The question is this: is there a way not to be cowardly and not to be violent? The myth of redemptive violence says no. That is why at the end of the day or at the end of the film, Gregory Peck has to give in to violence. That is why in every war every country convinces its people that its war is just, necessary and one that Gregory Peck (or a comparable hero) would fight.

Since the time of Augustine, coincidentally when Christianity and the Roman Empire united, a theory of just war was needed. Among these criteria are:

• The war must have a just cause.
• It must be waged by a legitimate authority.
• It must be formally declared.
• It must be fought with a peaceful intention.
• It must be a last resort.
• There must be reasonable hope of success.
• The means used must possess proportionality to the end sought.
Also, three conditions must be met...
• Noncombatants must be given immunity.
• Prisoners must be treated humanely.
• International treaties and conventions must be honored.

We might ask if recent wars initiated by the United States in Iraq and Afghanistan meet these criteria. Those who like these wars will say yes and those who don’t will say no. The Just War criteria is embedded with the myth of redemptive violence. Because of that, virtually any war can be excused as just.

That said, the Just War criteria can and should be used to evaluate, mitigate and reduce levels of violence. I quote Walter Wink:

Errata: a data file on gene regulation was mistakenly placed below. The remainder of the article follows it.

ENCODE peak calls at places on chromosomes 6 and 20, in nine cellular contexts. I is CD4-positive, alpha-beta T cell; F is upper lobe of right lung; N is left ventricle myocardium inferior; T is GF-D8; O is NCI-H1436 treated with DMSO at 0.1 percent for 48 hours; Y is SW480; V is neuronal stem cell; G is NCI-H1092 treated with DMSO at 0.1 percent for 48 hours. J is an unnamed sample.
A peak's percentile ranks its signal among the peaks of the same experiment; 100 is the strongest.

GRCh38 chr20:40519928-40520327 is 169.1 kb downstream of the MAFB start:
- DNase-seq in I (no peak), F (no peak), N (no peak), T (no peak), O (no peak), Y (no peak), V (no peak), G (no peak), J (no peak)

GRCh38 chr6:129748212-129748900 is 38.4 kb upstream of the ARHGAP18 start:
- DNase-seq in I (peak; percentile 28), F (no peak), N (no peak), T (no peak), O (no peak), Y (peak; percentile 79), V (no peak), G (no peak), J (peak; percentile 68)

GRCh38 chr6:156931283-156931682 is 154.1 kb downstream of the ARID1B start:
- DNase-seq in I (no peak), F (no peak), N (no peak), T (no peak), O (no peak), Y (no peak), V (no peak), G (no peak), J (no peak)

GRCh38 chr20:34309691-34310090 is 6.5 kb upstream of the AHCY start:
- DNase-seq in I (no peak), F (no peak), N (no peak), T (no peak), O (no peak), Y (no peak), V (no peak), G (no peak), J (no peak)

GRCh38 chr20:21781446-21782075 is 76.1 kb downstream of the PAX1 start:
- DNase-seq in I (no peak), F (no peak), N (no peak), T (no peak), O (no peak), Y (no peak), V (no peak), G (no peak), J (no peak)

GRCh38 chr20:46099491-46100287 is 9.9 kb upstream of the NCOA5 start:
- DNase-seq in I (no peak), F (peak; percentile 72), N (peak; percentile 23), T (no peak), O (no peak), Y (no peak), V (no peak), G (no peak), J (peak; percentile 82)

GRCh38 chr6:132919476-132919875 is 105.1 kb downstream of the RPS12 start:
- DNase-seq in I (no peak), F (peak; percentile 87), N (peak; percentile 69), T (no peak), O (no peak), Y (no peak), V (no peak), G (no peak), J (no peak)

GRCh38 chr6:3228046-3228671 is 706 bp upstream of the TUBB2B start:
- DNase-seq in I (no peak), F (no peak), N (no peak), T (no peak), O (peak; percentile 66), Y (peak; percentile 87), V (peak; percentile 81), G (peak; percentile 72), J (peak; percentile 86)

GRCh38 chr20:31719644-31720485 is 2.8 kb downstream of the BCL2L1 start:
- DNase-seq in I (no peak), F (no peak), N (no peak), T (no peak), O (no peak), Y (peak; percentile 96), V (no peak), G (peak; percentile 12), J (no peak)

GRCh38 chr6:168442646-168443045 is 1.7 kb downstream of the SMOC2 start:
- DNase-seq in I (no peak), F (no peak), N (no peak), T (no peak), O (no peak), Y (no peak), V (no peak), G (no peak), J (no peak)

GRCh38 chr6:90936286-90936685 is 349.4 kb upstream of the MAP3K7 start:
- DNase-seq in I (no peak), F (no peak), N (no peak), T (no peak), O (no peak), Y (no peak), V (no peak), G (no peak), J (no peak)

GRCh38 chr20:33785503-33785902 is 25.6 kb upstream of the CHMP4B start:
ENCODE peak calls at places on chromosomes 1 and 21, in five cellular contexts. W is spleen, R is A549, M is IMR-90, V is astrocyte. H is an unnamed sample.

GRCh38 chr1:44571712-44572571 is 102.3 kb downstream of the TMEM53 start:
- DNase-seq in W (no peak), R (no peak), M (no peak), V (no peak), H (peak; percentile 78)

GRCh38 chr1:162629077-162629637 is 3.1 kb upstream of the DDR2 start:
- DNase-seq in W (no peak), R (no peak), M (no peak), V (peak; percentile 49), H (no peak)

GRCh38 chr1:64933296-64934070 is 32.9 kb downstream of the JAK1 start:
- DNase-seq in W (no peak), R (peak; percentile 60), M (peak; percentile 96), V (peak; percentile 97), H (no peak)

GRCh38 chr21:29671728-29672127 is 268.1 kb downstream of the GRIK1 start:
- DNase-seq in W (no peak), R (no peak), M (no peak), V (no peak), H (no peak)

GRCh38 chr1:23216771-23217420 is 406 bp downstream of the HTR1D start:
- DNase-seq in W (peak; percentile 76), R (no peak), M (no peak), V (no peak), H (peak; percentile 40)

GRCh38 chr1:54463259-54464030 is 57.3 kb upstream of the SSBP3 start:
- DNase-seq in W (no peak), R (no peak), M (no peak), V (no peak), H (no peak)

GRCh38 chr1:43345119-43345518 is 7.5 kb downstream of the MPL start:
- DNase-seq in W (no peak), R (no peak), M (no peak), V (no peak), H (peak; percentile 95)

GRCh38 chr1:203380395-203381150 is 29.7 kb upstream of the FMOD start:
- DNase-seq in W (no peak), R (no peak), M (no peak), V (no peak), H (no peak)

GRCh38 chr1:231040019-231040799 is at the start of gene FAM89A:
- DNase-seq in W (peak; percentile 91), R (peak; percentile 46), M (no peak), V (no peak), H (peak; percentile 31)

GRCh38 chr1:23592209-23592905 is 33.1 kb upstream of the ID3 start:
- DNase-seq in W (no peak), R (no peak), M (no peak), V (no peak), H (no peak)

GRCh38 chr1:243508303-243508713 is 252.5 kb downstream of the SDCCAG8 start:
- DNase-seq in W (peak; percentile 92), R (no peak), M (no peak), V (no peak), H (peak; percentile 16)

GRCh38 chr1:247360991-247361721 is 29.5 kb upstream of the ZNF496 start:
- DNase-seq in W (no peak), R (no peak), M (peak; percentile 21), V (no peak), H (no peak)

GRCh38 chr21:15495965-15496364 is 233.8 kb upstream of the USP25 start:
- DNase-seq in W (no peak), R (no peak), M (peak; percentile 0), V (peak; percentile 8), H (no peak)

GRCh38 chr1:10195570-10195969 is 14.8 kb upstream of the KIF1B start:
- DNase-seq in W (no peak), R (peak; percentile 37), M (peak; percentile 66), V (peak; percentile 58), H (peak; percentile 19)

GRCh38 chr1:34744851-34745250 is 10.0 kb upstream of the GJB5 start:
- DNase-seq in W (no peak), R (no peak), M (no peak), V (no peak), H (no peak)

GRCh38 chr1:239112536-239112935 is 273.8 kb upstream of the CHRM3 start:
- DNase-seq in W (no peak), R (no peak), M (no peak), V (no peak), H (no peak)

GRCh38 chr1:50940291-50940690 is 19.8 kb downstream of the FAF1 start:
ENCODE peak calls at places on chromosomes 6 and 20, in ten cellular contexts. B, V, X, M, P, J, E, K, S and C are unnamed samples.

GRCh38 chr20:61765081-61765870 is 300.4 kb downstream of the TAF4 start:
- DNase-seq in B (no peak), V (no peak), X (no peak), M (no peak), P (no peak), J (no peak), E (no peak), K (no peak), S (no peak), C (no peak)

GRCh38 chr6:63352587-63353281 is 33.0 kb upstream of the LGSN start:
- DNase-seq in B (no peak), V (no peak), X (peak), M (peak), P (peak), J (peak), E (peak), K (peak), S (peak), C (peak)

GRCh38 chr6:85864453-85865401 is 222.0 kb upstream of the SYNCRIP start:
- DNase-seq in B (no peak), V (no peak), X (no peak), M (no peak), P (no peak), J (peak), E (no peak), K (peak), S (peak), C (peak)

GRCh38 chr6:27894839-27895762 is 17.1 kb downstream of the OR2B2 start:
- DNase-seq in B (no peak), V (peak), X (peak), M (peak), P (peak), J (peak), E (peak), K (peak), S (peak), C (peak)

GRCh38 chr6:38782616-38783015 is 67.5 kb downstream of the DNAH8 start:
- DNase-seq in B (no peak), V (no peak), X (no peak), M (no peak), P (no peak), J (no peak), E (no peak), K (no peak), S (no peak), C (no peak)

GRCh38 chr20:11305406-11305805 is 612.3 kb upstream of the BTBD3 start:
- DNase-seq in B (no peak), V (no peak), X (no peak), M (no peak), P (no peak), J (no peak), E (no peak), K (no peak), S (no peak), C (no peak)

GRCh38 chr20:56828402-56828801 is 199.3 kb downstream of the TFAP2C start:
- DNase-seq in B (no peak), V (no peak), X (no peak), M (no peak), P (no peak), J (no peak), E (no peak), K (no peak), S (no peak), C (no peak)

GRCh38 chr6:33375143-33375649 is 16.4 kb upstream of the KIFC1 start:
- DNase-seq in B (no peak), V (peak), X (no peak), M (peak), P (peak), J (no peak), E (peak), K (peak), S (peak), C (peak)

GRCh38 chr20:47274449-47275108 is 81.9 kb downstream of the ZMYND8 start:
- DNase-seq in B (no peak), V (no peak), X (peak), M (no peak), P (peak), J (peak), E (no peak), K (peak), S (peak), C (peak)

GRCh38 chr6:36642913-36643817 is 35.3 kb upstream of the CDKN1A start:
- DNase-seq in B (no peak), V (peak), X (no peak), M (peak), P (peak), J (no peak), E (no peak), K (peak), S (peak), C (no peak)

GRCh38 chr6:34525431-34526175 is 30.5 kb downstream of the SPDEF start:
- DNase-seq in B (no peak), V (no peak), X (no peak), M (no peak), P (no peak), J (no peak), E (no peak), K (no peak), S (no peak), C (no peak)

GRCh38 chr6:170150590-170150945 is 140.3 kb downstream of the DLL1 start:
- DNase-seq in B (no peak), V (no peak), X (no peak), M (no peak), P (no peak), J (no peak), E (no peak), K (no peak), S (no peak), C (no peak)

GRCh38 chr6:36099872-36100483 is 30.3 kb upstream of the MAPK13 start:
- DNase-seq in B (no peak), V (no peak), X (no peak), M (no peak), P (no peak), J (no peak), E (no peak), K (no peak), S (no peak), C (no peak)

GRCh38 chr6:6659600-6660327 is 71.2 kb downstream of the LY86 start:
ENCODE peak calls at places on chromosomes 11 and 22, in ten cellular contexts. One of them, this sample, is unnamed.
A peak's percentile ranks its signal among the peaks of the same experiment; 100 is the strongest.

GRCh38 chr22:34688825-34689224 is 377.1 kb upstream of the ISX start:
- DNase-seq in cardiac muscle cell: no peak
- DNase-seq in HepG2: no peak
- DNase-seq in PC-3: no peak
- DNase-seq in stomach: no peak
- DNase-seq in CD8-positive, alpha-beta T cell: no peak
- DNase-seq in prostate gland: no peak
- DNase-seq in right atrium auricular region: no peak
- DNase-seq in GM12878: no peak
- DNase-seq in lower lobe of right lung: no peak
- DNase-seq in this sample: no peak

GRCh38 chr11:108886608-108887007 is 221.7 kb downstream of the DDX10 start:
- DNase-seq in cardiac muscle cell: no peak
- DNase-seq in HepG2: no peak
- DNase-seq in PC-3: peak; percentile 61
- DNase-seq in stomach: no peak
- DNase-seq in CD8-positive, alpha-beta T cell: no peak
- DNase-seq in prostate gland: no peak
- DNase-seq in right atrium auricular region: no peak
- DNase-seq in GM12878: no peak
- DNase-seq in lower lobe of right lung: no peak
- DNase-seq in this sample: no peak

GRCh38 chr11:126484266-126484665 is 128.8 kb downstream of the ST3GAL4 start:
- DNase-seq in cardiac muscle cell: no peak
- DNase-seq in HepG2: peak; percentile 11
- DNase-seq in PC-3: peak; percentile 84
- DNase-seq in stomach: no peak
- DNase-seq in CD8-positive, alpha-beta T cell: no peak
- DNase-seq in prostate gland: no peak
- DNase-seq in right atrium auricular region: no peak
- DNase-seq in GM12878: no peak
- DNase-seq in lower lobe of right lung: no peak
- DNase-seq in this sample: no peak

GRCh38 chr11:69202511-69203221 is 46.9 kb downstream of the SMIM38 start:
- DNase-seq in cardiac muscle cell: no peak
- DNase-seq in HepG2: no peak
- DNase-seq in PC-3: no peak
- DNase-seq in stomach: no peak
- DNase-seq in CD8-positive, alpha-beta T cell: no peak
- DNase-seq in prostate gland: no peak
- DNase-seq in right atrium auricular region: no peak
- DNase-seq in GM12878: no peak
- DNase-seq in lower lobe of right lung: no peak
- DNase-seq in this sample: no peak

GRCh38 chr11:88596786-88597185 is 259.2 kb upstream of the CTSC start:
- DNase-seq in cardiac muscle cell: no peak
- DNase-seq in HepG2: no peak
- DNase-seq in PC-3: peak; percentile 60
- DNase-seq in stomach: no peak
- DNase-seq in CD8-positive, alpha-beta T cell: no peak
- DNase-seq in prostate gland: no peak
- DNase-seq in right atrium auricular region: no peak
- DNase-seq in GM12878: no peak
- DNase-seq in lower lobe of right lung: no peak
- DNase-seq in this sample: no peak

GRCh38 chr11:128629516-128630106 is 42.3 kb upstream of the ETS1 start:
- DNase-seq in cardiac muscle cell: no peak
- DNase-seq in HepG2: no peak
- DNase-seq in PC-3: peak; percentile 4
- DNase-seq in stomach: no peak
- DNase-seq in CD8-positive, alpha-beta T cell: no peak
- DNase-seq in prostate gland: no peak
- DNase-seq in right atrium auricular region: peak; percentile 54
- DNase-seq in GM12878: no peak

“I propose that we terminate all talk of ‘just wars.’ Even as the word ‘pacifism’ sounds too much like ‘passivity,’ ‘just war’ sounds too much like ‘war is justifiable.’ The very term is saturated will illusions about the rightness of war that are no longer acceptable. Those who regard all wars as criminal can scarcely use these helpful criteria when they are forced to discuss them within a framework that is basically inadequate.”
“…Instead, I suggest we rename the just-war criteria ‘violence-reduction criteria.’ that is, after all, what most of us are after. We are not seeking a rationale for legitimating particular wars, but ways of stopping warfare before it starts, and of decreasing its horrors once it begins. Perhaps both just-war theorists and advocates of nonviolence can find common ground for attempting to restrain bellicosity in the phrase violence-reduction criteria.” P p. 139-140
From Wink’s perspective which is a good third way, we can use the just war criteria not to justify whatever skirmish the Powers want us to fight, but as violence reduction criteria before and during the wars themselves.

There is a reason those in power, the powers that be, lead us into wars, and spend our capital on so-called defense.  That reason is connected with national political and economic interests.   The reason for war is not because our enemies are bad and evil and we have to kill them with our weapons and our sons and daughters bodies as a last resort.  That is the myth that justifies our violence.   The glorification of violence and war perpetuates that myth.  The so-called morality of war, the "just war" perpetuates that myth.

Wink put it clearly:
Violence is contrary to the gospel. But we are not always able to live up to the gospel. I am embarrassed at how easily I can lash out at anyone who makes me angry (it is the lashing out, not the anger, that disturbs me). Even so, when as individuals or nations we are unable to act nonviolently, we are not excused for our actions, nor may we attempt to justify them. P. 140
In 1870, Julia Ward Howe also put it clearly:
We will not have great questions decided by irrelevant agencies. Our husbands shall not come to us, reeking with carnage, for caresses and applause. Our sons shall not be taken from us to unlearn all that we have taught them of charity, mercy, and patience. We women of one country will be too tender of those of another to allow our sons to be trained to injure theirs. From the bosom of the devastated earth, a voice goes up with our own. It says, “Disarm, disarm!
Happy Mother’s Day.